January 3rd, 2009



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A detective deals with the loss of his own son while trying to uncover the identity of a boy whose mummified remains are found in a box buried for fifty years.

Release Year: 2009

Rating: 6.0/10 (1,875 voted)

Critic's Score: 34/100

Director: Anders Anderson

Stars: Jon Hamm, Josh Lucas, Rhona Mitra

A detective deals with the loss of his own son while trying to uncover the identity of a boy whose mummified remains are found in a box buried for fifty years.

Jon Hamm - Tom Adkins Sr.
Josh Lucas - Matthew Wakefield
Rhona Mitra - Barbara Adkins
James Van Der Beek - Diploma / Roggiani
Jessica Chastain - Sally Ann
Joanna Cassidy - Lea Adkins
Jimmy Bennett - John
Morena Baccarin - Rose Montgomery
Michael Cudlitz - Jonas
Andy Milder - William Daniels
Holt McCallany - Swede
Jude Ciccolella - Police Chief
Rick Gomez - Officer JJ
Marcus Thomas - Pete Dunne
Graham Phillips - Mark Wakefield

Taglines: Secrets from the past don't stay buried.


Official Website: Official site |

Release Date: 3 Jan 2009

Filming Locations: Los Angeles, California, USA

Gross: $7,306 (USA) (4 April 2010)

Technical Specs


Did You Know?

In the 1958 part of the story, Matthew refers to the car he drives as "the Rambler." In fact, the car is a 1958 model, which was a new body style, and the first Rambler model designed and built by American Motors Corporation as the Rambler Ambassador. All previous models to 1958 where Nash Ramblers (1950-1957) or Hudson Ramblers (1954-1957), which were the constituent companies merged in 1954 to form American Motors Corporation.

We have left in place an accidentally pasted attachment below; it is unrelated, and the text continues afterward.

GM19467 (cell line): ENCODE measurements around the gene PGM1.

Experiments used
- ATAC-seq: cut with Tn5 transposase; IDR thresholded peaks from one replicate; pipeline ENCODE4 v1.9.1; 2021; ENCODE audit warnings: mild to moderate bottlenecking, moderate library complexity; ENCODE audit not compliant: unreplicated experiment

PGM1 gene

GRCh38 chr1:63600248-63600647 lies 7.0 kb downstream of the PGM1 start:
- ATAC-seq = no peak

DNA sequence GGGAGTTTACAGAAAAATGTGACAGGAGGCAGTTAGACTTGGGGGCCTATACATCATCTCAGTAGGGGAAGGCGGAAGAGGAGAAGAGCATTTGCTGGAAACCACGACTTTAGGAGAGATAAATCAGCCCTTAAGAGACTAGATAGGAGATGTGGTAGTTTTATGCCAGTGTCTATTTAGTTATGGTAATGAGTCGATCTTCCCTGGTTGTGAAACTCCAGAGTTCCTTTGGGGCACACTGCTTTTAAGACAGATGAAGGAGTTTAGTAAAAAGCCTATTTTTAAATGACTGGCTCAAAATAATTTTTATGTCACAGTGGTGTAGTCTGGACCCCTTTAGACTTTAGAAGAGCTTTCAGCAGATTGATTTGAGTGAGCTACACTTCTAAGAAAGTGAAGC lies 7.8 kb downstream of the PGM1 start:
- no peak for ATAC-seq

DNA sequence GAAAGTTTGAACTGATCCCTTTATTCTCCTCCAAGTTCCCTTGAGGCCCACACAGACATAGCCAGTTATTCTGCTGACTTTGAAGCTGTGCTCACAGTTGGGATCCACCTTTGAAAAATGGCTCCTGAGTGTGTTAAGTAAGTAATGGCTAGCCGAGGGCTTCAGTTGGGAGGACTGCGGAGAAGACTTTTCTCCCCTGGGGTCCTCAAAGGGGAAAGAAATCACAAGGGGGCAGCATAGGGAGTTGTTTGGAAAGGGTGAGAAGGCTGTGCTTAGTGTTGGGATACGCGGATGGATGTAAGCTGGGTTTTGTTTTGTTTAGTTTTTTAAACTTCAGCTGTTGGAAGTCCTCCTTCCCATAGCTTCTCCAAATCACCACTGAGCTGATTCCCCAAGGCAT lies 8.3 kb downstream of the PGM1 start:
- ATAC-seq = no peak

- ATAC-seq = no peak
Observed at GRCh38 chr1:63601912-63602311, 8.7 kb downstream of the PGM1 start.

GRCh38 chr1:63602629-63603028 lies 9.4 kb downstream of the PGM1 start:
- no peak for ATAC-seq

Anachronisms: When Matt goes to the diner later in the movie, Sally Ann is putting coffee pots on the warming plates. The coffee pots are the modern kind with brown top for regular, and an orange top for decaf. In 1958, most coffee pots would have been metal. And decaf if available was served in little orange packets called SANKA.

User Review

Very good mystery movie

Rating: 10/10

My wife and I found this on our pay per view channel, and from the synopsis, thought it looked worth watching. We were not disappointed. This is a very good film, in the genre of "Chinatown" and "Changeling". The story (without spoilers), is briefly as follows:

A police detective (John Hamm) has lost his only son eight years earlier, when he went to the restroom in a diner. The usual guilt and strain on his marriage ensues, as he tries to go through life with this unsolved mystery haunting him.

He is drawn into a case of another missing child, and becomes obsessed with that search, to try to find some vindication for what has happened to him. Throughout this exploration, the story is told in two stories, of him and the father of the other missing child, creating parallels, and differences in the two cases.

Eventually the dots connect and lead to a very dramatic ending. although it's a little too neatly tied up.

This is a very entertaining movie, which grabs your interest from the start, engages you with the duplicate stories throughout, and provides some twists and turns at the end, for added effect.

I really enjoyed it and am surprised that it wasn't released theatrically, as I think it is much better than the current "Ghost Writer", for example. It's a good mystery tale, and very worth watching!


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